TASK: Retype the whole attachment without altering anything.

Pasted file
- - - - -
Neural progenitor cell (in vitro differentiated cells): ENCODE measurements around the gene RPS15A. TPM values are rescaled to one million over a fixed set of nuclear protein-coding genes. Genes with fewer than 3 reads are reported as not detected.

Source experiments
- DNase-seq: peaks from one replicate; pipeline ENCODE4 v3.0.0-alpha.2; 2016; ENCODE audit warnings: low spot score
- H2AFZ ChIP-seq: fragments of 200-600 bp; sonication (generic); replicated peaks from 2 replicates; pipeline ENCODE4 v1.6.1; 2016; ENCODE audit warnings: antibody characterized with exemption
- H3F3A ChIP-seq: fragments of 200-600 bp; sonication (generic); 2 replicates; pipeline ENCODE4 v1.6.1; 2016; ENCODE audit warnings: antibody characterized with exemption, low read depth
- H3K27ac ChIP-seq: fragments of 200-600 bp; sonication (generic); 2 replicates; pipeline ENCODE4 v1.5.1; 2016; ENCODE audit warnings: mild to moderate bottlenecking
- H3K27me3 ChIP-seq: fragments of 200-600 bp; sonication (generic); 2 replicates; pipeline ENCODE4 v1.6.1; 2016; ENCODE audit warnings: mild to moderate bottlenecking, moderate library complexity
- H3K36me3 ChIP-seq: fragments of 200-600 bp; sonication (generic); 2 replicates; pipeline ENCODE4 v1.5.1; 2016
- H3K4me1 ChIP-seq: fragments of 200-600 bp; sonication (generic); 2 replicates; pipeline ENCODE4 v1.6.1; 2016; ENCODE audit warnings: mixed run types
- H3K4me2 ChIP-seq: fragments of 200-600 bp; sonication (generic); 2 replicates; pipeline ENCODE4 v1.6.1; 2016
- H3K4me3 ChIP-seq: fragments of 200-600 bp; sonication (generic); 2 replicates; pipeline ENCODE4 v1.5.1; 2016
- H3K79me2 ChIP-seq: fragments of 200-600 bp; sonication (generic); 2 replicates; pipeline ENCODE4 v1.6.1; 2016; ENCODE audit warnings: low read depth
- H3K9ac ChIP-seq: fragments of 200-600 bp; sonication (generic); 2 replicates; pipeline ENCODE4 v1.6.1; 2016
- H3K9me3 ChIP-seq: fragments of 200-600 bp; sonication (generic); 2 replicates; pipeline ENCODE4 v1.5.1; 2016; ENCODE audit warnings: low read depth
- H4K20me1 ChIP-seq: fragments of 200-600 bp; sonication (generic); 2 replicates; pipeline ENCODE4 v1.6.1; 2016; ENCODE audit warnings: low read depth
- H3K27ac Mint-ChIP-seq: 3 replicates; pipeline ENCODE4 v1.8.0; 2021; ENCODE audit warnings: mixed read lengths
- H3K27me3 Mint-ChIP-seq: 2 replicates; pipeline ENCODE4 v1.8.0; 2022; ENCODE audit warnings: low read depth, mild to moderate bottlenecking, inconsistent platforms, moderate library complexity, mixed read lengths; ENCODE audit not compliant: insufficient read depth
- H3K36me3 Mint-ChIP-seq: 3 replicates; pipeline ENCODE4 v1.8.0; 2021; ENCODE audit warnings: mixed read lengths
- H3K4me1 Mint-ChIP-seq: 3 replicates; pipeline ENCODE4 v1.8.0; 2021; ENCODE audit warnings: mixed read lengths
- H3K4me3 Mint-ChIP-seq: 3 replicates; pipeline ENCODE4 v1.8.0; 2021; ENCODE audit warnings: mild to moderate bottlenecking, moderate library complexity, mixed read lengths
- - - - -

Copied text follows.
Neural progenitor cell (in vitro differentiated cells): ENCODE measurements around the gene RPS15A. TPM values are rescaled to one million over a fixed set of nuclear protein-coding genes. Genes with fewer than 3 reads are reported as not detected.

Source experiments
- DNase-seq: peaks from one replicate; pipeline ENCODE4 v3.0.0-alpha.2; 2016; ENCODE audit warnings: low spot score
- H2AFZ ChIP-seq: fragments of 200-600 bp; sonication (generic); replicated peaks from 2 replicates; pipeline ENCODE4 v1.6.1; 2016; ENCODE audit warnings: antibody characterized with exemption
- H3F3A ChIP-seq: fragments of 200-600 bp; sonication (generic); 2 replicates; pipeline ENCODE4 v1.6.1; 2016; ENCODE audit warnings: antibody characterized with exemption, low read depth
- H3K27ac ChIP-seq: fragments of 200-600 bp; sonication (generic); 2 replicates; pipeline ENCODE4 v1.5.1; 2016; ENCODE audit warnings: mild to moderate bottlenecking
- H3K27me3 ChIP-seq: fragments of 200-600 bp; sonication (generic); 2 replicates; pipeline ENCODE4 v1.6.1; 2016; ENCODE audit warnings: mild to moderate bottlenecking, moderate library complexity
- H3K36me3 ChIP-seq: fragments of 200-600 bp; sonication (generic); 2 replicates; pipeline ENCODE4 v1.5.1; 2016
- H3K4me1 ChIP-seq: fragments of 200-600 bp; sonication (generic); 2 replicates; pipeline ENCODE4 v1.6.1; 2016; ENCODE audit warnings: mixed run types
- H3K4me2 ChIP-seq: fragments of 200-600 bp; sonication (generic); 2 replicates; pipeline ENCODE4 v1.6.1; 2016
- H3K4me3 ChIP-seq: fragments of 200-600 bp; sonication (generic); 2 replicates; pipeline ENCODE4 v1.5.1; 2016
- H3K79me2 ChIP-seq: fragments of 200-600 bp; sonication (generic); 2 replicates; pipeline ENCODE4 v1.6.1; 2016; ENCODE audit warnings: low read depth
- H3K9ac ChIP-seq: fragments of 200-600 bp; sonication (generic); 2 replicates; pipeline ENCODE4 v1.6.1; 2016
- H3K9me3 ChIP-seq: fragments of 200-600 bp; sonication (generic); 2 replicates; pipeline ENCODE4 v1.5.1; 2016; ENCODE audit warnings: low read depth
- H4K20me1 ChIP-seq: fragments of 200-600 bp; sonication (generic); 2 replicates; pipeline ENCODE4 v1.6.1; 2016; ENCODE audit warnings: low read depth
- H3K27ac Mint-ChIP-seq: 3 replicates; pipeline ENCODE4 v1.8.0; 2021; ENCODE audit warnings: mixed read lengths
- H3K27me3 Mint-ChIP-seq: 2 replicates; pipeline ENCODE4 v1.8.0; 2022; ENCODE audit warnings: low read depth, mild to moderate bottlenecking, inconsistent platforms, moderate library complexity, mixed read lengths; ENCODE audit not compliant: insufficient read depth
- H3K36me3 Mint-ChIP-seq: 3 replicates; pipeline ENCODE4 v1.8.0; 2021; ENCODE audit warnings: mixed read lengths
- H3K4me1 Mint-ChIP-seq: 3 replicates; pipeline ENCODE4 v1.8.0; 2021; ENCODE audit warnings: mixed read lengths
- H3K4me3 Mint-ChIP-seq: 3 replicates; pipeline ENCODE4 v1.8.0; 2021; ENCODE audit warnings: mild to moderate bottlenecking, moderate library complexity, mixed read lengths